From Vonnegut to Chandrasekaran: Rise of the Corporate Storyteller
One of the things I expected to miss when I made the transition from journalism to PR was the part of my job where I got to tell other people’s amazing stories in my articles. Maybe I shouldn’t have been so concerned — more and more companies are realizing they can, and should, do this themselves as part of their public relations efforts.
A few weeks ago famed Washington Post journalist Rajiv Chandrasekaran announced he was leaving the newspaper after 20 years to form his own production company, partnered with coffee giant Starbucks. In an interview with Columbia Journalism Review, Chandrasekaran said he would focus on long-form “social-impact content,” such as documentaries on veterans. The collaboration sprung out of a book about veterans he co-authored with Starbucks’ CEO Howard Schultz , “For Love of Country,” published last year.
Chandrasekaran says in the interview he’s not going to do “PR or marketing work.” If the goal was anything but tell good stories, then it wouldn’t likely work anyway. People don’t flock to sales pitches; they want to be sucked into something they can’t look away from.
Blue chip companies, such as SAP, IBM and GE have realized this as well, which is why many of them employ “Chief Storytellers,” or people who’s main job it is to ferret out internal stories worth sharing externally. GE, in fact, was doing decades ago — in 1947 it hired a young journalist with a scientific background to hunt around their Schenectady facility for good stories to tell. That reporter was Kurt Vonnegut Jr.
Vonnegut described his gig as “visiting the scientists and talking to them and asking them what they were up to. Every so often a good story would come out of it.”
Companies are waking up to the fact that the traditional approach to media relations — put out a press release, wait for coverage — isn’t as effective as it used to be. There are fewer journalists who cover much of the route business announcements that would have likely been picked up by some poor wire sod (like me) in the past. The Associated Press now has robots covering financial news; it’s a recognition that while these things are important to record in some neutral fashion, they don’t attract many readers (media outlets know now because they can count the web clicks). Better to have reporters focus on features, scoops and hot breaking news items.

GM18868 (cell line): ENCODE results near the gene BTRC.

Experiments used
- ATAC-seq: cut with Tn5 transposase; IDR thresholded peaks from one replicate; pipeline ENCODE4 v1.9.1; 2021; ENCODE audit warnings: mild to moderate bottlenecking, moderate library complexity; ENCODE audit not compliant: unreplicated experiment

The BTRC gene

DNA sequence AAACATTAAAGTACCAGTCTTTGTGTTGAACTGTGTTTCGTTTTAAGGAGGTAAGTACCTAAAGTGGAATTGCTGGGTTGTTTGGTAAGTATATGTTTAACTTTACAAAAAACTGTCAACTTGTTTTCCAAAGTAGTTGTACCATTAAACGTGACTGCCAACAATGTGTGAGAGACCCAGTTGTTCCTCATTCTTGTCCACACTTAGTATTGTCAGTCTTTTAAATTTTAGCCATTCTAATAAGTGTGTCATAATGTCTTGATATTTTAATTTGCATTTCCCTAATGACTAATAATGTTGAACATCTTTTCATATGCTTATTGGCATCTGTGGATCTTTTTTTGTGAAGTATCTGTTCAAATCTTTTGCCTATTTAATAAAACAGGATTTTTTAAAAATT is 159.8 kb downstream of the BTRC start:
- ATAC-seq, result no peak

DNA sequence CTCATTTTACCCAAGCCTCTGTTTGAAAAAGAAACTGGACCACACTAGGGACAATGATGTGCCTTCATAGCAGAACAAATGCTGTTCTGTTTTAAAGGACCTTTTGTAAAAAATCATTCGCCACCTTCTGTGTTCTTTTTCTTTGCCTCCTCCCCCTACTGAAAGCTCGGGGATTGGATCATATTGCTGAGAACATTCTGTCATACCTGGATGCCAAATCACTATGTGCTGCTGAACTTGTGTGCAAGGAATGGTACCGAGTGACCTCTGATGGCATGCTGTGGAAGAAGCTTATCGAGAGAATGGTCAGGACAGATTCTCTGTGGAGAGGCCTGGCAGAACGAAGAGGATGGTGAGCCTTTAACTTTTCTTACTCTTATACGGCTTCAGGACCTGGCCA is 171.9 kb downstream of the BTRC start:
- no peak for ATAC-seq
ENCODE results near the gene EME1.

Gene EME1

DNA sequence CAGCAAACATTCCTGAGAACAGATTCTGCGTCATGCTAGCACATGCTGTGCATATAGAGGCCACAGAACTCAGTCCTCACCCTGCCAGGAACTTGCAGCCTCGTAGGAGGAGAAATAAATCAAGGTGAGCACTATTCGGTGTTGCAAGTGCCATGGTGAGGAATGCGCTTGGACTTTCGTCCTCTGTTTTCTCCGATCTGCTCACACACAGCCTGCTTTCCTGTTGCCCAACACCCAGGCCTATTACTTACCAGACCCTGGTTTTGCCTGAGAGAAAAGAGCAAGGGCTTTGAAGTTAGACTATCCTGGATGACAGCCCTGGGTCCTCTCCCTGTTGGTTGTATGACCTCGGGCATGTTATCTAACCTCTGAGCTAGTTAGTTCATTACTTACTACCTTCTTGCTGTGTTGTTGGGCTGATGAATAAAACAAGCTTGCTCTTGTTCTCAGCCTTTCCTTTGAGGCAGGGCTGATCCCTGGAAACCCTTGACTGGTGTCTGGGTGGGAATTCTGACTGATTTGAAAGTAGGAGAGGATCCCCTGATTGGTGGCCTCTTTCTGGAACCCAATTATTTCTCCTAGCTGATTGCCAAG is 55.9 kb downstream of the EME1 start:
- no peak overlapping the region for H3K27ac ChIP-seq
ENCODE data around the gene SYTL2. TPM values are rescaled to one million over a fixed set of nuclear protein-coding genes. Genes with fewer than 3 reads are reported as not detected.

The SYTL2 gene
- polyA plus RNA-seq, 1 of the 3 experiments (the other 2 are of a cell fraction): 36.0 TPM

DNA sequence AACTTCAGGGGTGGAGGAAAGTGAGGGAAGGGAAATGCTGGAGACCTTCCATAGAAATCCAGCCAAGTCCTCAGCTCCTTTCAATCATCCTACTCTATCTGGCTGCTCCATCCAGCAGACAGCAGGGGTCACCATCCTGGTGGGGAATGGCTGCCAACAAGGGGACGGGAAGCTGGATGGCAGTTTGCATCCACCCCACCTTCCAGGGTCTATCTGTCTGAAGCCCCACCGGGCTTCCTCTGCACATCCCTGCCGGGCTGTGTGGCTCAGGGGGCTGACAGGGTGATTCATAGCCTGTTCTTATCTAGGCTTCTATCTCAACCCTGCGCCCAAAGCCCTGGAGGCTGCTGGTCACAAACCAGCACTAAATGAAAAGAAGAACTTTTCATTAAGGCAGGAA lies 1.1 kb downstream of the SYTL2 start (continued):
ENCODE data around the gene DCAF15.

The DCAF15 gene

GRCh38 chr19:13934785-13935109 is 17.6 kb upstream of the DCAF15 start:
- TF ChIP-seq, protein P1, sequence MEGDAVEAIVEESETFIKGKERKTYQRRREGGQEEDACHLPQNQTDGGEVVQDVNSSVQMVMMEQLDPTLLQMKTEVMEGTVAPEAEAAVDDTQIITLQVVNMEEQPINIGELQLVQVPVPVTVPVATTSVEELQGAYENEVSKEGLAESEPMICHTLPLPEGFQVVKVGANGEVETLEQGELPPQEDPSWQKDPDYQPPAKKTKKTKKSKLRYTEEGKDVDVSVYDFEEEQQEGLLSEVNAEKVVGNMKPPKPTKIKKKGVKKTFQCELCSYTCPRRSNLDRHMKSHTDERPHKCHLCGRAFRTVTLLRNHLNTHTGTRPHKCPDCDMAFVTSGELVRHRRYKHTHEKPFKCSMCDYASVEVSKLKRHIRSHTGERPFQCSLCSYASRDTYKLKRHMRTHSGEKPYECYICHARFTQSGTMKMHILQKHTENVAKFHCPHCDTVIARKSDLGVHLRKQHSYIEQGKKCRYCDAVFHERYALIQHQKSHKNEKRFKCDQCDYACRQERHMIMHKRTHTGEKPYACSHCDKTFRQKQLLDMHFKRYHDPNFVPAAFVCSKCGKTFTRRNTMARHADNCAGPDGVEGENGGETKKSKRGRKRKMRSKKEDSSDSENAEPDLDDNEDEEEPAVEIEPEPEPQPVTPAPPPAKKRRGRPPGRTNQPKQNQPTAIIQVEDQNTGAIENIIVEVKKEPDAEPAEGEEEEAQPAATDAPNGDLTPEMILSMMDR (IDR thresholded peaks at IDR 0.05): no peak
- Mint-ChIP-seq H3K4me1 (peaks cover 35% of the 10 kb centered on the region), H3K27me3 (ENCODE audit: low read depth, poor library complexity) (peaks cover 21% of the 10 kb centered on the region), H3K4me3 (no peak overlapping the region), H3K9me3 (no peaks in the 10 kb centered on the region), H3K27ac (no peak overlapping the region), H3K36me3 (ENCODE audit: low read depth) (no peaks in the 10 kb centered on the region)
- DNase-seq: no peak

Corporate storytelling shouldn’t replace legitimate reporting by independent journalists. But it can help a company earn more coverage by virtue of demonstrating it has something interesting to say.
A good example of this is Nationwide Children’s Hospital in Columbus, Ohio, which started writing its own “brand journalism,” or articles with helpful info for patients. As a result of this effort, the hospital started getting much more attention from media outlets from bloggers to broadcast, according to Christine Kent, writing for Ragan’s PR Daily.
“We’re averaging nine times the media placements we’d get several years ago — but we’re also hearing from national media looking for sources on news that we haven’t pitched to them,” said Pam Barber, Nationwide’s director of media relations, according to Kent’s article. “That tells us that they’re seeing us as a trusted source.”
Since this is one of the goals of media engagement — raising your profile, gaining the trust and attention of journalists — it only makes sense that more and more companies will expand their storytelling efforts.